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NORAD is the North American Aerospace Defense Command. It is a joint United States and Canadian organization which provides aerospace warning and aerospace control for North America, and was founded on August 1, 1957. Aerospace warning or integrated tactical warning and attack assessment (ITW/AA) covers the monitoring of man-made objects in space, and the detection, validation, and warning of attack against North America by aircraft, missiles, or space vehicles. Aerospace control includes providing surveillance and control of Canadian and United States airspace.

The organization is headed by a commander in chief (CINC) appointed by both the President of the United States and the Prime Minister of Canada. The CINC is based at Peterson Air Force Base, Colorado with the nearby Cheyenne Mountain Air Station the central collection and coordination facility for the sensor systems around the world. Three subordinate headquarters at Elmendorf AFB, Alaska, Canadian Forces Base, Winnipeg, Manitoba, and Tyndall AFB, Florida, receive direction from the CINC and control operations within their areas.


The growing perception of the threat of Soviet long-range bombers armed with nuclear weapons brought Canada and the US into closer cooperation for air defense. In the early 1950s they agreed to construct a series of radar stations across North America to face the threat of a Soviet attack over the pole. The first series of radars was the Pinetree Line[?], completed in 1954, of 33 stations across southern Canada. However, technical defects in the system led to more radar networks being built. In 1957, the McGill Fence[?] was completed, it consisted of doppler radar for the detection of low-flying craft, it was roughly 300 miles north of the Pinetree Line along the 55th parallel. The third joint system was the Distant Early Warning Line (DEW Line[?]), also completed in 1957. This was a network of 57 stations along the 70th parallel. The systems gave around three hours warning of bomber attack before they could reach any major population centre. Attacks across the Pacific or Atlantic would have been detected by AEW aircraft, Navy ships, or offshore radar platforms. The command and control of the massive system then became a significant challenge.

Discussions and studies of joint systems had been ongoing since the early 1950s and culminated on August 1, 1957 with the announcement by the US and Canada to establish an integrated command, the North American Air Defense Command. On September 12, NORAD operations commenced at Ent, Colorado. A formal NORAD agreement between the two governments was signed on May 12, 1958. By the early 1960s, a quarter of a million personnel were involved in the operation of NORAD. The emergence of the ICBM and SLBM threat in the early 1960s was something of a blow. In response, a space surveillance and missile warning system was constructed to provide worldwide space detection and tracking and identification. The extension of NORAD's mission into space led to a name change to the North American Aerospace Defense Command.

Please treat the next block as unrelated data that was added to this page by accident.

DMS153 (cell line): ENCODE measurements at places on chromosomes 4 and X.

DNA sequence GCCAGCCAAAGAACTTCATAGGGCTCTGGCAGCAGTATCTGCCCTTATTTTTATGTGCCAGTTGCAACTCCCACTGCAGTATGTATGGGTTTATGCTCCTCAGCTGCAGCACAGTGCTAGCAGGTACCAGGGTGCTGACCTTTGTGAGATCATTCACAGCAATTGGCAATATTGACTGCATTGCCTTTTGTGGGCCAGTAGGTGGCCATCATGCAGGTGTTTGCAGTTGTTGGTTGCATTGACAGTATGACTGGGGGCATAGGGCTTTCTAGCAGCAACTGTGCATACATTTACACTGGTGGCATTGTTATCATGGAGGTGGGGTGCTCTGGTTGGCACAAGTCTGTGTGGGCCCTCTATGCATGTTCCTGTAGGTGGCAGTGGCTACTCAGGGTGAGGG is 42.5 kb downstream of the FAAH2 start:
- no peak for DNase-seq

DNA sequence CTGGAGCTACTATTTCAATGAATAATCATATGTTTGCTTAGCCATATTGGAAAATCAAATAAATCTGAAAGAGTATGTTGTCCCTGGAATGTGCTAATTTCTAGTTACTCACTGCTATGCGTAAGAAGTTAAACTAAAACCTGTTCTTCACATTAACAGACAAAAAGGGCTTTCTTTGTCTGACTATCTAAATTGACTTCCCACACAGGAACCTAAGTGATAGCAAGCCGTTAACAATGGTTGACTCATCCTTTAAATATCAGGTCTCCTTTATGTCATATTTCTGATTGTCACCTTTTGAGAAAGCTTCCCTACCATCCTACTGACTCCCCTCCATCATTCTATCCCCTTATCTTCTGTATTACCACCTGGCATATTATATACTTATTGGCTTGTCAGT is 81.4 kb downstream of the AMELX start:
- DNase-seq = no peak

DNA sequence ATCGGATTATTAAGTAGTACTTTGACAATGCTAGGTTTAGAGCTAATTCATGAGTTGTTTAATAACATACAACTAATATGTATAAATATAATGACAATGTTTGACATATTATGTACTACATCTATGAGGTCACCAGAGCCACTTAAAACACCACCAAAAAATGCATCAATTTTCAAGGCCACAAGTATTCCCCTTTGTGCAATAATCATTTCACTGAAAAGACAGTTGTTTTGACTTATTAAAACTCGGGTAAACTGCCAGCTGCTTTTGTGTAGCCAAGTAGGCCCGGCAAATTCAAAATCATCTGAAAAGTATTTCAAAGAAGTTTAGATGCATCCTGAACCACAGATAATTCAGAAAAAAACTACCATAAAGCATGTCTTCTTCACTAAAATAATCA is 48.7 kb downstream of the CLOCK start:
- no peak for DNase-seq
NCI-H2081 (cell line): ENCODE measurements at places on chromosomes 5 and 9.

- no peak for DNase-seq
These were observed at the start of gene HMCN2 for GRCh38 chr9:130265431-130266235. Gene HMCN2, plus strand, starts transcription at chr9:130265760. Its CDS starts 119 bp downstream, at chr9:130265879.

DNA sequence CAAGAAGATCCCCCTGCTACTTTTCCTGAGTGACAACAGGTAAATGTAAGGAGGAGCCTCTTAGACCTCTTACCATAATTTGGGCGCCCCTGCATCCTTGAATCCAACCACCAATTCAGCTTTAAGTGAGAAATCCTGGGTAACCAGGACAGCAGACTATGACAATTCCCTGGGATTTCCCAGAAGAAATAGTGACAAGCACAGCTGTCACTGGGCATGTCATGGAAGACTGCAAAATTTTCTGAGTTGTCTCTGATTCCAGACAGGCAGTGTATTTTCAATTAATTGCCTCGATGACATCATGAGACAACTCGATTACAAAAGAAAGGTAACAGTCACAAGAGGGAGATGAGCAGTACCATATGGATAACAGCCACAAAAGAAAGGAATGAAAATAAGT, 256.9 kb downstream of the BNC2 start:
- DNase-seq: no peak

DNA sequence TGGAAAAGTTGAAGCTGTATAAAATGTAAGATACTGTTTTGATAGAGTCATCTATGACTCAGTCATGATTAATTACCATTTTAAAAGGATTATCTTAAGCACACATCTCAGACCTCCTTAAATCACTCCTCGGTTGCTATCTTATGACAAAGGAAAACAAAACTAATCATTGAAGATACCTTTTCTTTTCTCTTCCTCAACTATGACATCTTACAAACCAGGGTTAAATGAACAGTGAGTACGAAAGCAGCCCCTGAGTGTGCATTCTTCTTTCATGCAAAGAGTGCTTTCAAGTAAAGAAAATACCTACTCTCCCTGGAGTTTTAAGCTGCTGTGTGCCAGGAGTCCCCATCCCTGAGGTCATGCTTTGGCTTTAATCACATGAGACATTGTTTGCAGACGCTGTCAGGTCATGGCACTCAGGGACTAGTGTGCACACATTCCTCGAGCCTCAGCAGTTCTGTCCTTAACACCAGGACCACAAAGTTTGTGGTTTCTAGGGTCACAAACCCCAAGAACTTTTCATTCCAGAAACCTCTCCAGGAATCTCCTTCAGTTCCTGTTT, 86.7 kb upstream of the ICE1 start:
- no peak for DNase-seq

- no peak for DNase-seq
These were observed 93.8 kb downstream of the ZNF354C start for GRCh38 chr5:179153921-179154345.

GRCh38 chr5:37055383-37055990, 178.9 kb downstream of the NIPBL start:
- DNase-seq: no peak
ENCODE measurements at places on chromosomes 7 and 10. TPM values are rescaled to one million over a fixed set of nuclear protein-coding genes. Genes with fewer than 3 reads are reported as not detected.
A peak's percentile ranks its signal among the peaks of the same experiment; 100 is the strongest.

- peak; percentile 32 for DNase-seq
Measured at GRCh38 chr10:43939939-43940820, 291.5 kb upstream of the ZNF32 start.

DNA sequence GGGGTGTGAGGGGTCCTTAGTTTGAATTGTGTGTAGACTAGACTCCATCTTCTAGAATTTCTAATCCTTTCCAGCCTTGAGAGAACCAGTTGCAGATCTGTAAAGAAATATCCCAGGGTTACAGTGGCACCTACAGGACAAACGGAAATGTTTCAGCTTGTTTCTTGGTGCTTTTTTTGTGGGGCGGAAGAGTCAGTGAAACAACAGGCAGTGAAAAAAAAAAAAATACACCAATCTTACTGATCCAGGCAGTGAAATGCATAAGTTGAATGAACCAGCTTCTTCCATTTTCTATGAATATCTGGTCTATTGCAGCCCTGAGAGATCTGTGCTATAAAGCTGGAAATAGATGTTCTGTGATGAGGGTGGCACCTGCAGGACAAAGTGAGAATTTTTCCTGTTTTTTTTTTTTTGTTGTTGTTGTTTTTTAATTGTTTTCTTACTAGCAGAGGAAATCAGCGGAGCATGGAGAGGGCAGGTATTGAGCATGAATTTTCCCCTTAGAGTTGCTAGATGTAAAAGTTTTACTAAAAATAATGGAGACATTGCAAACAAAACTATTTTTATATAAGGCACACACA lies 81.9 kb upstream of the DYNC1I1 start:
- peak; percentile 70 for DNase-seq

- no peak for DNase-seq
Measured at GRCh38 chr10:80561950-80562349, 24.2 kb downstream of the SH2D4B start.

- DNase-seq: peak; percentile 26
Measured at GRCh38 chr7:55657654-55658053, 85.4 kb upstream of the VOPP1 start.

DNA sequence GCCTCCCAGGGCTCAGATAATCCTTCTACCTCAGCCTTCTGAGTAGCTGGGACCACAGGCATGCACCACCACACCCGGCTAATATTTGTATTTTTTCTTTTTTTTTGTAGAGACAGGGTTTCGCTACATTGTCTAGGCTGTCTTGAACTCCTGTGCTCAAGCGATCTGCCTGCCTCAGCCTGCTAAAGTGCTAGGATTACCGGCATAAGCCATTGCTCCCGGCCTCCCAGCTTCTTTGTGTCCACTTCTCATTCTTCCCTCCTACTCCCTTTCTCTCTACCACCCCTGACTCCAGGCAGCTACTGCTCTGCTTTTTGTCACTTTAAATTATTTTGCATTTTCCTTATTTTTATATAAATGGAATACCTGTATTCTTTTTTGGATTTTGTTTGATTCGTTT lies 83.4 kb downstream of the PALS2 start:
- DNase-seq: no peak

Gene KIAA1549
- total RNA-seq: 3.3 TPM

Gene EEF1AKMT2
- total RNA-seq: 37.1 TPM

From 1963 the airforce was reduced and sections of the now obsolete radar system were shut down. But there was increased effort to protect against a ICBM atack - two underground operations centers were set up, the main one inside Cheyenne Mountain, and an alternate at North Bay, Ontario. By the early 1970s, the acceptance of MAD led to a cut in the air defense budget and the repositioning of NORAD's mission to ensuring the integrity of air space during peacetime. There followed significant reductions in the air defense system until the 1980s when following the 1979 Joint US-Canada Air Defense Study (JUSCADS[?]) the need for the modernization of air defenses was accepted - the DEW Line was to be replaced with an improved arctic radar line called the North Warning System[?] (NWS); there was to be the deployment of Over-the-Horizon Backscatter (OTH-B) radar; the assignment of more advanced fighters to NORAD, and the greater use of Airborne Warning and Control System (AWACS) aircraft. These recommendations were accepted by the governments in 1985, there was also the formation of a new United States Space Command in September 1985 as an adjunct but not a component of NORAD.

At the end of the Cold War NORAD reassessed its mission. To avoid cutbacks, from 1989 NORAD operations expanded to cover counter-drug operations - such as tracking small-engine aircraft. But the DEW line sites were still replaced, in a scaled-back fashion by the North Warning System radars between 1986 and 1995. The Cheyenne Mountain site was also upgraded. However none of the proposed OTH-B radars are currently in operation.

See also: JTF-CNO

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